Emerging digital methods, first and foremost, challenge us to rethink how we can help contribute to human intellectual life, not only within but beyond the academy. Where US higher education (even supposedly public universities) is almost entirely privatised, in the German professoriate, we are virtually all servants of the state. The greatest challenge facing us in Germany is that we have handed over – indeed, we continue to hand over – control of work we did with public support to commercial, often for-profit, corporations. And whether we are in privatised US or truly public German universities, Open Access is not enough. We need truly Open Data: researchers need to be able to download, augment (and/or modify), and then redistribute the resulting new version as part of our scholarship. Here we face the challenge of ransoming commercialised sources and/or rebuilding our databases of sources with Open Data.

German Scholarship and Source Criticism in North America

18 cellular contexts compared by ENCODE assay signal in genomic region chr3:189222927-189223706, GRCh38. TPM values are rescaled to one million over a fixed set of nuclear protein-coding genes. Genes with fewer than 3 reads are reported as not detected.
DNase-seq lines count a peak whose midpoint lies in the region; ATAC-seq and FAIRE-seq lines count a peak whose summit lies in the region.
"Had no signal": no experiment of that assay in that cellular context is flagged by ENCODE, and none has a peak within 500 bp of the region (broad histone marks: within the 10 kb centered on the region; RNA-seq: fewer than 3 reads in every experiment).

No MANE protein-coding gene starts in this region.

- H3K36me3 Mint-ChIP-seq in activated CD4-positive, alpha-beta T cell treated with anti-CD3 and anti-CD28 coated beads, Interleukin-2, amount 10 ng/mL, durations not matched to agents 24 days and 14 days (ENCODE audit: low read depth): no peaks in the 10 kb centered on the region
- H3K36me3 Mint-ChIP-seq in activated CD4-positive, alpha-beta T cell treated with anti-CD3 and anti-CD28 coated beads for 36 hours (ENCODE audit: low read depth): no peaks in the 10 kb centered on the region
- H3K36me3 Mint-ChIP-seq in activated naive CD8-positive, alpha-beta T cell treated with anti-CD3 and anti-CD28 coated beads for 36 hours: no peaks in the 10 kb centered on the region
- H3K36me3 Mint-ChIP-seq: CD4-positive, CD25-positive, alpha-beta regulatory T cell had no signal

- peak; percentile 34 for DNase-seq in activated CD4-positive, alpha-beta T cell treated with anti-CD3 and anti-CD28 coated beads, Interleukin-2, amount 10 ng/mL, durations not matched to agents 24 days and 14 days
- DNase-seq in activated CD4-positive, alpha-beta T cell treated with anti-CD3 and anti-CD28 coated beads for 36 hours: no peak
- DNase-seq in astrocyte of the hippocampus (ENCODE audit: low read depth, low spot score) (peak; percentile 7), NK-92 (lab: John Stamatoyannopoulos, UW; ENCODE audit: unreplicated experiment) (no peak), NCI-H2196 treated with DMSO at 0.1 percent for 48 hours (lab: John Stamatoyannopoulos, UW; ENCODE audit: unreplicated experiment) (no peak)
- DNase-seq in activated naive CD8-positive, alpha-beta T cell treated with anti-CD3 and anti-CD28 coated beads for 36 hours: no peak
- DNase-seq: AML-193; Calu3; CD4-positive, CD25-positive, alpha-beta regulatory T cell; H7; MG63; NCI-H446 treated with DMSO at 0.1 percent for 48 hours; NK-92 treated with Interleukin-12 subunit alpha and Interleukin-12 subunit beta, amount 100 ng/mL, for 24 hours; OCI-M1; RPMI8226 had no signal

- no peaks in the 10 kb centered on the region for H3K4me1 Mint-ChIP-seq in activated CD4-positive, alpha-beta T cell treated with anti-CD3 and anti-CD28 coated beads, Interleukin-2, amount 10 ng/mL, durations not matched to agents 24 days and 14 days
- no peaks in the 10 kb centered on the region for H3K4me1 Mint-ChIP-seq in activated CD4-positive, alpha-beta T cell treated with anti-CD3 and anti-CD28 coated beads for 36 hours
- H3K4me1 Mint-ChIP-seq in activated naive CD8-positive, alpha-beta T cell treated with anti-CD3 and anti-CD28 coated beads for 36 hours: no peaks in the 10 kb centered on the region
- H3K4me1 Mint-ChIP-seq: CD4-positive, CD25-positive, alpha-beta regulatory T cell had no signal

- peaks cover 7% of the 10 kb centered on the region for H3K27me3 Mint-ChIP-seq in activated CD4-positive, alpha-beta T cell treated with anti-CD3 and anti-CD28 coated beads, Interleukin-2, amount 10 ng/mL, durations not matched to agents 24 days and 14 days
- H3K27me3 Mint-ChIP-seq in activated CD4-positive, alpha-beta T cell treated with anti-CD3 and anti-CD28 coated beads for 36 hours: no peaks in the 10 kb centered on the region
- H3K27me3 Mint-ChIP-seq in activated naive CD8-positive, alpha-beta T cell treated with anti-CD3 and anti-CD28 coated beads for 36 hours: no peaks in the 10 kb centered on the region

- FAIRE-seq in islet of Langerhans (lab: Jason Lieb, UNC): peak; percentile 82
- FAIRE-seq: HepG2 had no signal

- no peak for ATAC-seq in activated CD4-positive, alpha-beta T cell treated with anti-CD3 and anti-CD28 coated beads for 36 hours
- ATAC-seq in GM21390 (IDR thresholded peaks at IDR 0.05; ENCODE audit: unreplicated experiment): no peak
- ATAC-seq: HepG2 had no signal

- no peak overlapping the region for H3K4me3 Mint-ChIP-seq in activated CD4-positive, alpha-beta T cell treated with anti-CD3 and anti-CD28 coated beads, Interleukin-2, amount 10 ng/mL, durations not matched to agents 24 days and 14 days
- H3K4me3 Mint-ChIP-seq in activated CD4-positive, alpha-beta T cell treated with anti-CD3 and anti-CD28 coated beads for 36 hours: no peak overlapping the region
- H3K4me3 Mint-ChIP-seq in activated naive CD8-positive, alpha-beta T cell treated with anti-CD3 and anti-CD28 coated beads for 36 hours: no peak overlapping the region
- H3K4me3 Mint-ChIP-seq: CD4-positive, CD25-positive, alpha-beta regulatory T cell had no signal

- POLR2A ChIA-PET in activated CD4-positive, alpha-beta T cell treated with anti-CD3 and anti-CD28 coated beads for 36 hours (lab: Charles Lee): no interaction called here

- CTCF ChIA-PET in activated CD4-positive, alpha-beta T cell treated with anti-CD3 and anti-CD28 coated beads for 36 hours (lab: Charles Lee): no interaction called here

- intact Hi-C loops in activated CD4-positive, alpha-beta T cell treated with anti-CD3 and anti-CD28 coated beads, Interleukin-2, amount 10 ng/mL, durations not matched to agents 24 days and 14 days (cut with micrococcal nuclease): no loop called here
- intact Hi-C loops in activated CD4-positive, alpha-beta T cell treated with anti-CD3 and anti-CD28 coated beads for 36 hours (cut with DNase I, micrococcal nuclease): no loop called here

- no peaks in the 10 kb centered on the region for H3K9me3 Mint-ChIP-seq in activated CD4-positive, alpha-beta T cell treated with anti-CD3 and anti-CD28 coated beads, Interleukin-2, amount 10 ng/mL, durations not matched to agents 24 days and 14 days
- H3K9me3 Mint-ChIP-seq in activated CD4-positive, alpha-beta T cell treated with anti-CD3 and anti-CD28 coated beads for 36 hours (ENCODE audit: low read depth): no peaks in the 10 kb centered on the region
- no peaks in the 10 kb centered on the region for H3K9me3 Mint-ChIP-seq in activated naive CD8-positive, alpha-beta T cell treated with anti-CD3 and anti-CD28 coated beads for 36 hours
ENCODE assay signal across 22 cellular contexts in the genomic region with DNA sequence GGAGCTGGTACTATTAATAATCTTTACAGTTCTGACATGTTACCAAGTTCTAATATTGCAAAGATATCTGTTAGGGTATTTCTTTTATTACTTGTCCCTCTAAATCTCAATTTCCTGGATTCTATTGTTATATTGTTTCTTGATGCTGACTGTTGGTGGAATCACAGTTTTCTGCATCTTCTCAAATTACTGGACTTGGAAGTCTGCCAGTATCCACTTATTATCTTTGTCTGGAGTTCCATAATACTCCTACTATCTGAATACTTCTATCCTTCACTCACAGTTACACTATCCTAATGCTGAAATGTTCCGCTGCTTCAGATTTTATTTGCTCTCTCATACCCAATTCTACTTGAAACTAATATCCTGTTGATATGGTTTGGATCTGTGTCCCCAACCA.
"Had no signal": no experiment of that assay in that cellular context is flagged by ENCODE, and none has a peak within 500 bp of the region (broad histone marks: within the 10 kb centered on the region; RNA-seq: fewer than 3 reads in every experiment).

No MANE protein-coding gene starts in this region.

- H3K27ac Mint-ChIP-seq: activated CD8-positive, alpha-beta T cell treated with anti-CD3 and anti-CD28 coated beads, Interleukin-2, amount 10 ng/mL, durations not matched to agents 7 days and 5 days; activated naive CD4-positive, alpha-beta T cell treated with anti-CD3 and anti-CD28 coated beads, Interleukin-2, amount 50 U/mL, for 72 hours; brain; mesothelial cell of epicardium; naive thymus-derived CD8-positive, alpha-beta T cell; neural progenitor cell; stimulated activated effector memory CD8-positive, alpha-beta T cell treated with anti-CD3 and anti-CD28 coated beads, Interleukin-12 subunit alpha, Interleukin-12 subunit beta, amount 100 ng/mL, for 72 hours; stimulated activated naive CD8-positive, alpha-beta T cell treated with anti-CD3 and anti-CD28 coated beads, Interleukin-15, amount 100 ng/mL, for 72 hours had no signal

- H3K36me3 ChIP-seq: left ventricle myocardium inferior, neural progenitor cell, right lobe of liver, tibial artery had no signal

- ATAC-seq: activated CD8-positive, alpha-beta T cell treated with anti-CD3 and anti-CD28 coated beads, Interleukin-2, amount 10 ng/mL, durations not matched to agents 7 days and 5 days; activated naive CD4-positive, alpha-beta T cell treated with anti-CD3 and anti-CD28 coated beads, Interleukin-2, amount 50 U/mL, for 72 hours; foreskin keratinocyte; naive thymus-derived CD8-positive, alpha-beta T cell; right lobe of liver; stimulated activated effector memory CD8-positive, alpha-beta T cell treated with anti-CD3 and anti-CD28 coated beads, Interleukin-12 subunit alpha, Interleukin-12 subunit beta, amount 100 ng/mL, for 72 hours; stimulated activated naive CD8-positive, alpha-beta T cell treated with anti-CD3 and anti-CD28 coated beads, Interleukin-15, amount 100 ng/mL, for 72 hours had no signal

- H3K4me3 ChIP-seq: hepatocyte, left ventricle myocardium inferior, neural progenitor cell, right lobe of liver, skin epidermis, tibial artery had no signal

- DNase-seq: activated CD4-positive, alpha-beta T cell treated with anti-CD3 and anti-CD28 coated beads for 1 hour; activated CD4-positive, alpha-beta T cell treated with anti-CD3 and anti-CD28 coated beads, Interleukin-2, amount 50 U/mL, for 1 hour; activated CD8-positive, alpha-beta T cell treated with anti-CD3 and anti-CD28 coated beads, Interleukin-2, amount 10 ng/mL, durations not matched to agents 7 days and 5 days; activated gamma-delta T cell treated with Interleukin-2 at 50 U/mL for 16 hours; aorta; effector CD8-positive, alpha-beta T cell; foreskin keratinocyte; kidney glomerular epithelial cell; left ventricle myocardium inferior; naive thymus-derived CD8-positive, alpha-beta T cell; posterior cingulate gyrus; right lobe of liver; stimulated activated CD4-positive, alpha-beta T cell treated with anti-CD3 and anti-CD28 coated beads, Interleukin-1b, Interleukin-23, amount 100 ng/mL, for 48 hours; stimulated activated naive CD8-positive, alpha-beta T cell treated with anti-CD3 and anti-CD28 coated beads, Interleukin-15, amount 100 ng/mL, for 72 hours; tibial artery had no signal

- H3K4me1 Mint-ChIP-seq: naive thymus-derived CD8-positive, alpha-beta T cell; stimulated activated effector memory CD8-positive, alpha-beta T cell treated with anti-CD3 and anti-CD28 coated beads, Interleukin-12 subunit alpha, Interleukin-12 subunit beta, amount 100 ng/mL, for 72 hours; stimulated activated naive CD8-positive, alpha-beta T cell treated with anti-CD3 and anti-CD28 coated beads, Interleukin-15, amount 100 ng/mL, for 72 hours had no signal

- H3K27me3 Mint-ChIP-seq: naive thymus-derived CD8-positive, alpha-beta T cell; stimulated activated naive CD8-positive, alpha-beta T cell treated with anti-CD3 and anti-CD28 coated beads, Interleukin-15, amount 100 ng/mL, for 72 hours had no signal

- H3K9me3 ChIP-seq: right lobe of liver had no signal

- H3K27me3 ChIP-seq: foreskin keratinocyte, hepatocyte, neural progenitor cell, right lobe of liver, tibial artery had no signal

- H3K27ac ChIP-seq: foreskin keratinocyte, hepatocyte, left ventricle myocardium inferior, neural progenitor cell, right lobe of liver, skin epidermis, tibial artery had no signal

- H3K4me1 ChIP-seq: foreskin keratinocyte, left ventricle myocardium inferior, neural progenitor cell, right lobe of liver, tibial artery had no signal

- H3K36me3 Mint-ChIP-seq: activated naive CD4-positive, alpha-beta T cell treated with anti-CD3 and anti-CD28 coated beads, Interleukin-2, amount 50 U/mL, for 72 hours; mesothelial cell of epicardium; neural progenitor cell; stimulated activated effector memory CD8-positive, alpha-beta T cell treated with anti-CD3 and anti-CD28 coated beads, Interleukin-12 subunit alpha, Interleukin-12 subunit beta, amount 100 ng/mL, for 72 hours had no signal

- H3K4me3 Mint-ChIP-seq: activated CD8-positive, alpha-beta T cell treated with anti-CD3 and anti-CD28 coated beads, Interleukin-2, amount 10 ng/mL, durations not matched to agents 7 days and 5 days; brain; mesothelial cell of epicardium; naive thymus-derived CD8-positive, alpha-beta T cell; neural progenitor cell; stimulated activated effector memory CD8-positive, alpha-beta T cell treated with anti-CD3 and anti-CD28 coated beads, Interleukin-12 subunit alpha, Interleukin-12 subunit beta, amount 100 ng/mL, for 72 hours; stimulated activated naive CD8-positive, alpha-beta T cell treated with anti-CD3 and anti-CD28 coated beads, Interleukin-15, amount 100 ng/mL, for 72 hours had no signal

When I entered the university in 1975, four of the sixteen or so professors in my department were German and my other professors had studied with professors who had themselves been trained in Germany. In the subsequent decades, I have lived through a historic shift away from the German philological tradition to an interest in literary theory and cultural studies with roots in France. When I became an assistant professor in 1985, I could seriously imagine building a career around editing texts, producing commentaries and other broadly philological activities. I did not pursue this pathway – and that is probably why I ended up with a permanent position. Other than a handful of epigraphers and papyrologists, I cannot think of any colleague in any of the leading PhD granting Greco-Roman Studies Departments in the US who is an editor or commentary writer who is younger than me. My professional association voted to abandon the term philology and shifted from the American Philological Association to the Society for Classical Studies, a change in name that reflected a much deeper intellectual realignment. Colleagues have told me that it would not even be possible to get tenure at a leading US university for philological work – but, of course, we would never know because the same colleagues would never ask their administrations for a tenure-track line dedicated to such traditional work. One very promising young papyrologist told me that, in the interests of survival, he strenuously avoided the label of papyrology and referred to himself as a social historian of Greek-speaking Egypt.